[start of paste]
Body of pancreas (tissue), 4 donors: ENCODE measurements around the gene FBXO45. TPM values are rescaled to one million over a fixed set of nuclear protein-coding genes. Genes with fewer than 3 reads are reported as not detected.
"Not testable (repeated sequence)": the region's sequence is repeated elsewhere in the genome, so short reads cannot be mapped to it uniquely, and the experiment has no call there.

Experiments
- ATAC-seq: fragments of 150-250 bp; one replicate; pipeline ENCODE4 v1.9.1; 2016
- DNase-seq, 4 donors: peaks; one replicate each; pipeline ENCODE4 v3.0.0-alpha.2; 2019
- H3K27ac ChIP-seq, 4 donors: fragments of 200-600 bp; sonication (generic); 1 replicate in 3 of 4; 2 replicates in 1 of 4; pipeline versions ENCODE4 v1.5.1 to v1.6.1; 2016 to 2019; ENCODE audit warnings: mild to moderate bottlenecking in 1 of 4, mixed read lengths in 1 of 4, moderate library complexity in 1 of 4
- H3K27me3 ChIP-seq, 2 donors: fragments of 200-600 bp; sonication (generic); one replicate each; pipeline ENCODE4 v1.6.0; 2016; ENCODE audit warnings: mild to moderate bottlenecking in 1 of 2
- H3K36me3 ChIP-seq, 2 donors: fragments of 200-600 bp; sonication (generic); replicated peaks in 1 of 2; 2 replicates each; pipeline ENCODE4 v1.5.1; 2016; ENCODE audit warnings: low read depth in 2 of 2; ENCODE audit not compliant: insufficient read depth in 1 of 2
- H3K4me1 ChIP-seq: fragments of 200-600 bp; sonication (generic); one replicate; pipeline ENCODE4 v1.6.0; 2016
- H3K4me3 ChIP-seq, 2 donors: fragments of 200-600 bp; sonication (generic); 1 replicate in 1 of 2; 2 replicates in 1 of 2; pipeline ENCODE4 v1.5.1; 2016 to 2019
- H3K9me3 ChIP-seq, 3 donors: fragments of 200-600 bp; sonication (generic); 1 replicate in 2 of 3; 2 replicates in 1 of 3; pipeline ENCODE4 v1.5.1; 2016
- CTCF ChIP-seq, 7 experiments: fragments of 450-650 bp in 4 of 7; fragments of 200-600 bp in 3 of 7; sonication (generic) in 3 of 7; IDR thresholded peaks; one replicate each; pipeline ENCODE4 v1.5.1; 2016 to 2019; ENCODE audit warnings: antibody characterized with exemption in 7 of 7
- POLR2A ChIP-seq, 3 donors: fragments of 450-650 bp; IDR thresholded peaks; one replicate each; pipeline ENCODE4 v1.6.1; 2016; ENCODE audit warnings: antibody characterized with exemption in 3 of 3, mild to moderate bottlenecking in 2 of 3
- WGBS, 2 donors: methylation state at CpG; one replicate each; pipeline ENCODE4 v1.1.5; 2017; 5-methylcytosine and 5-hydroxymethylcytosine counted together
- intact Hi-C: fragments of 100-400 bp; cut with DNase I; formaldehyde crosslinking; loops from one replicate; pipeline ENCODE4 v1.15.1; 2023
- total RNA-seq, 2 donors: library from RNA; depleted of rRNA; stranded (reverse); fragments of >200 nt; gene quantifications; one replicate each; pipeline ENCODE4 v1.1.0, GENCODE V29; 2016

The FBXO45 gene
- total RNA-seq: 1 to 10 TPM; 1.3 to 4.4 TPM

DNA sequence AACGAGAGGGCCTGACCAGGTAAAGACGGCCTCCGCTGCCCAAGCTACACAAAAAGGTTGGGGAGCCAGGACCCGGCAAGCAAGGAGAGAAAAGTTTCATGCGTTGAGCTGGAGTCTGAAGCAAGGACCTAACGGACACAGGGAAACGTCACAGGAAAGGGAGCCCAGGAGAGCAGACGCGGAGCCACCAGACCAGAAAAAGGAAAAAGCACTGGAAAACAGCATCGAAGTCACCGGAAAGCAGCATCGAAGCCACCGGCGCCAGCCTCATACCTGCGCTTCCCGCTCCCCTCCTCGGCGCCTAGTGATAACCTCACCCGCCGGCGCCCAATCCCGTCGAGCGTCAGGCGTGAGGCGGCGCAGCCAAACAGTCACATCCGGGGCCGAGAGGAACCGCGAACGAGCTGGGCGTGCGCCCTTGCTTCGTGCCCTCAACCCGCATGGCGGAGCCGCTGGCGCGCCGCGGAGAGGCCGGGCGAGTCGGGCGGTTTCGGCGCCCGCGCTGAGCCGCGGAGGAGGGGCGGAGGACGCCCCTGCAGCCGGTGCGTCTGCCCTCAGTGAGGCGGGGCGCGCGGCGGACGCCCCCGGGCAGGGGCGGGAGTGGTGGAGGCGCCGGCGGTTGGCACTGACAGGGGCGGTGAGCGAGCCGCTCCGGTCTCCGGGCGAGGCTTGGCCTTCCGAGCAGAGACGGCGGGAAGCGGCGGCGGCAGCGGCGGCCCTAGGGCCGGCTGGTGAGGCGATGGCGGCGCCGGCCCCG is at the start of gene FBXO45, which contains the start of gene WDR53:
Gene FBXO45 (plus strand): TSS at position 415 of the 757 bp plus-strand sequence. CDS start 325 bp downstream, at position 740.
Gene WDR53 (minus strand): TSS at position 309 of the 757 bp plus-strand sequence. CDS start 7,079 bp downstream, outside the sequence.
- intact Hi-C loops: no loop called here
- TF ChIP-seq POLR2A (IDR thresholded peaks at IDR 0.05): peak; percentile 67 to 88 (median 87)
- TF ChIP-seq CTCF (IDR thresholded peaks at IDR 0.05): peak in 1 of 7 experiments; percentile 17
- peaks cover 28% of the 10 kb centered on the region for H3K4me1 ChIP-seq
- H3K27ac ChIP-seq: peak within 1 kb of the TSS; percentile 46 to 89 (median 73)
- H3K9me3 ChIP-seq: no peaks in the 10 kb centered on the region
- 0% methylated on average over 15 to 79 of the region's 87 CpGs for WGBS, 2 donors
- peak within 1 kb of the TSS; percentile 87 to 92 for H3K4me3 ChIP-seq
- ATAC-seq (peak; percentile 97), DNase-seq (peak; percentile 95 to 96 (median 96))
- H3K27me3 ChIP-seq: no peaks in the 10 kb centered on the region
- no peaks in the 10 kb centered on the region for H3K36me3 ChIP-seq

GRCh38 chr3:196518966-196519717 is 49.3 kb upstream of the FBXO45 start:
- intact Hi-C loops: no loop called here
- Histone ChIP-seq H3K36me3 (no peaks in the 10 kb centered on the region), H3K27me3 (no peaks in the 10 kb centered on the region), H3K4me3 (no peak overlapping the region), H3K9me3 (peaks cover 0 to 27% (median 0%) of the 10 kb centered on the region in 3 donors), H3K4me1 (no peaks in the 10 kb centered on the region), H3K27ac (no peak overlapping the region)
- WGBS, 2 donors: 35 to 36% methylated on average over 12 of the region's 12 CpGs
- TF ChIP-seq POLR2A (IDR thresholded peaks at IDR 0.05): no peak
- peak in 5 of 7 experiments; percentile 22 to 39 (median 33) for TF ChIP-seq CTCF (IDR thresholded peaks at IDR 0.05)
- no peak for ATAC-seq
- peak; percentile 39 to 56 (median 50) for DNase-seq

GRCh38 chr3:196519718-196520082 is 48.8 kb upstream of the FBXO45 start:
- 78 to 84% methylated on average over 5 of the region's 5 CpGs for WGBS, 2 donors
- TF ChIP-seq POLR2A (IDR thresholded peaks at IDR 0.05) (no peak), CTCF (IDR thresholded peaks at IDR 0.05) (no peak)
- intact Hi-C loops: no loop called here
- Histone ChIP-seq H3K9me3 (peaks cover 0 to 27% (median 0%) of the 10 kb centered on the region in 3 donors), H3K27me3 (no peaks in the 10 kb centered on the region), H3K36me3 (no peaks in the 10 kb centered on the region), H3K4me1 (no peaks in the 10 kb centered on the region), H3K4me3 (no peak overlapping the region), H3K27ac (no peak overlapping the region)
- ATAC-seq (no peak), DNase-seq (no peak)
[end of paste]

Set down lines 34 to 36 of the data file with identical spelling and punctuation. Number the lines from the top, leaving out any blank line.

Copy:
- intact Hi-C loops: no loop called here
- Histone ChIP-seq H3K36me3 (no peaks in the 10 kb centered on the region), H3K27me3 (no peaks in the 10 kb centered on the region), H3K4me3 (no peak overlapping the region), H3K9me3 (peaks cover 0 to 27% (median 0%) of the 10 kb centered on the region in 3 donors), H3K4me1 (no peaks in the 10 kb centered on the region), H3K27ac (no peak overlapping the region)
- WGBS, 2 donors: 35 to 36% methylated on average over 12 of the region's 12 CpGs